The current NSF investments in green chemistry and engineering are approximately $11 million per year in the Division of Chemistry and $13 million per year in the Division of Chemical and Transport Systems. Areas of support include chemical synthesis, catalysis, separations research, and environmental research. Advances in chemical synthesis provide new products and alternative chemical routes to existing products that minimize or eliminate potentially harmful byproducts. New catalysts can be used to accelerate desired reactions, lower the energy costs associated with them, and reduce their hazards and environmental impact. Separations research can lead to more environmentally friendly and cost-effective methods for purifying chemical feedstocks and products. The design of green manufacturing processes is guided by NSF-supported basic research that characterizes the fate of molecular species in the environment through experimental, theoretical, modeling and simulation studies.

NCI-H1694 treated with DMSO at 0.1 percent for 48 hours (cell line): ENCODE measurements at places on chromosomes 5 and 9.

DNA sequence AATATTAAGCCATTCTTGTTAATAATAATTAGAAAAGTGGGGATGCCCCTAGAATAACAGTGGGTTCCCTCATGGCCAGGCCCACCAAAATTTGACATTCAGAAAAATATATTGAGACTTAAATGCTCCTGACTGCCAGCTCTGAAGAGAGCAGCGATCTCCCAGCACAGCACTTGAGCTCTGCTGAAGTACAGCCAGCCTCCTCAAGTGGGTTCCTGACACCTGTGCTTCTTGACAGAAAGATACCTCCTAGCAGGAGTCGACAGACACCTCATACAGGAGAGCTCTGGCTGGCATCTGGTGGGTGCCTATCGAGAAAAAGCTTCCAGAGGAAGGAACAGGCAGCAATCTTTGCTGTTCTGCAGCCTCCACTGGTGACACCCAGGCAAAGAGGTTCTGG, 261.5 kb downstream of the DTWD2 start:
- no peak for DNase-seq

NSF funding supports both individual investigators and multi-investigator, interdisciplinary teams of researchers working on green chemistry and engineering projects. Projects typically include undergraduate and graduate students and postdoctoral research associates, who are trained through these awards. A number of young investigators supported through NSF's CAREER program have projects related to green chemistry and engineering. Adding value to NSF awards in these areas is an MOU with NIST under which NSF awardees may apply for supplements that enable them to travel to NIST to take advantage of NIST facilities and expertise.